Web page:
14. Todd, in other words, you are using scripture to say we don’t need to refer to scripture.
    >>>
    I can’t speak for Todd, Laymond, but you have it about right. You exaggerate to cloud the issue, but I’ll take the premise and we can discuss your obfuscation separately. Did you find in scripture the identity of the woman you were to marry? Or did it tell you specifically where you should live? Or whether or not you should gamble? Did the scripture tell you to attend your current congregation rather than another one in the area? Did the scripture tell you to attend the congregation where you felt the most comfortable?

    Too many people see the Bible as a comprehensive Owner’s Manual– even though the NT itself never makes any such claim– and they use Strong’s or Nave’s to replace the necessary Index and Table of Contents which God apparently neglected to put in. They start searching for truth not by seeking the Holy Spirit, but by pulling down a concordance from the shelf. Sadly for my manual-scanning friends, Jesus rather inconveniently promised that it would be the Holy Spirit who would lead us into all truth– not Strong or Nave or Vine.

    We still need to hear the Holy Spirit, if we are to hear Jesus. Even in scripture. But the fact that Dr. James Strong does not point out a particular word in scripture does not mean the idea does not exist. “Pornography” is a word not found in Strong’s, nor is “promiscuity”. Nor is “democracy” or “theology”. This does not mean that God has nothing to say to us about such things. I also note the absence of “song-leader”, “pitchpipe” “invitation song”, “Wednesday”, “baptistry”, “Sunday School”, “church service” and “Holy Bible”. Perhaps it is time to leave off calling on James Strong and to learn of Jesus from the Holy Spirit.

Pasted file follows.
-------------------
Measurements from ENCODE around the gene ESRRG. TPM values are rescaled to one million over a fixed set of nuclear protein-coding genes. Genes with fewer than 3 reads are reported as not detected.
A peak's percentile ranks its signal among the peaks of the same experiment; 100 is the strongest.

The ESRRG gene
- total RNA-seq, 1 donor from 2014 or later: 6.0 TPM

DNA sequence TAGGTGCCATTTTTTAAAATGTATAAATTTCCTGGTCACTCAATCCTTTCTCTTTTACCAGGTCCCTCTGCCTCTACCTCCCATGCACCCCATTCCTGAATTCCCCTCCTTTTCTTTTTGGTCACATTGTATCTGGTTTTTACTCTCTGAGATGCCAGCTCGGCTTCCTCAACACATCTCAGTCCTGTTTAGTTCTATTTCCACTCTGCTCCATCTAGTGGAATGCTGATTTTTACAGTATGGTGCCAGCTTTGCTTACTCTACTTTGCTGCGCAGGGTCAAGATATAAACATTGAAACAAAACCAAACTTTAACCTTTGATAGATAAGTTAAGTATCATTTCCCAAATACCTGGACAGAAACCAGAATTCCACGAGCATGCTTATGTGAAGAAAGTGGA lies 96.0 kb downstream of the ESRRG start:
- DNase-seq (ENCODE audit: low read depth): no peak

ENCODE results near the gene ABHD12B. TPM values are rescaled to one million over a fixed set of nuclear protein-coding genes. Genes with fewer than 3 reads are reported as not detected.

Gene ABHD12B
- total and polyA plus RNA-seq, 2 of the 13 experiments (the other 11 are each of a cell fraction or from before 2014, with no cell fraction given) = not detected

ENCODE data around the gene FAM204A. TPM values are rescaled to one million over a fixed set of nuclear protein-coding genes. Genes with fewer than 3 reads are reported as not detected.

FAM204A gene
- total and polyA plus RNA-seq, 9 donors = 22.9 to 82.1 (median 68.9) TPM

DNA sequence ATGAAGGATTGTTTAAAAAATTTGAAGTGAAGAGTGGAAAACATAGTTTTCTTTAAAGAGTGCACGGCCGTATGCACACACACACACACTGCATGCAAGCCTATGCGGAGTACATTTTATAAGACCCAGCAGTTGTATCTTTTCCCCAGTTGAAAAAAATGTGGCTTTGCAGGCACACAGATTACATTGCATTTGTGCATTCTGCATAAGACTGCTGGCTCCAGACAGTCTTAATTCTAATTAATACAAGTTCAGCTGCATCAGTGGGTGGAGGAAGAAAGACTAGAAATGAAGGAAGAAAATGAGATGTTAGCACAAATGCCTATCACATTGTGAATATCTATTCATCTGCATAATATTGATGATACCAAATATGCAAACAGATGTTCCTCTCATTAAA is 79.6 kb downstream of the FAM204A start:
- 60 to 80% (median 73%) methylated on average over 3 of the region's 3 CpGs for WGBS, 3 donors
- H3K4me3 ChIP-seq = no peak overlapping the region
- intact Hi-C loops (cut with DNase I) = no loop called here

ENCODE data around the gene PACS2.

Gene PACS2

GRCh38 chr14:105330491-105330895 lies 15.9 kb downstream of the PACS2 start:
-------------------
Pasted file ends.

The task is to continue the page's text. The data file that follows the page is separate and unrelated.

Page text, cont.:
15. Doug says:

    Different Gifts, Laymond.

  16. laymond says:

    The indwelled Holy Ghost? No! I said I wouldn’t and I’m not. :) Have a good time.

  17. Todd Collier says:

    But Jesus doesn’t say that the Church won’t have leaders. He says that those leaders
    will not be like the leaders of the world.

    But Jesus called them to him and said, “You know that the rulers of the Gentiles lord it over them, and their great ones exercise authority over them. It shall not be so among you. But whoever would be great among you must be your servant, and whoever would be first among you must be your slave, even as the Son of Man came not to be served but to serve, and to give His life as a ransom for many.” Matthew 20:25-28 (ESV)

    And Paul wrote:
    Now you are the body of Christ and individually members of it. And God has appointed in the church first apostles, second prophets, third teachers, then miracles, then gifts of healing, helping, administrating, and various kinds of tongues. Are all apostles? Are all prophets? Are all teachers? Do all work miracles? 1 Corinthians 12:27-29 (ESV)

    Does this not tell us that God arranges the parts to do their job within the Body and would a person who performs this or that role be called to that role in some way so he knows what he is supposed to do?

    For folks who go to enormous lengths to make great commands out of tiny inferences it is strange that such small leaps of logic are so difficult.

  18. Profile photo of Jay Guin Jay Guin says:

    Laymond asked,

    “Then again, some people are called by God to reform a congregation. They will often know who they are because they’ll feel the calling.”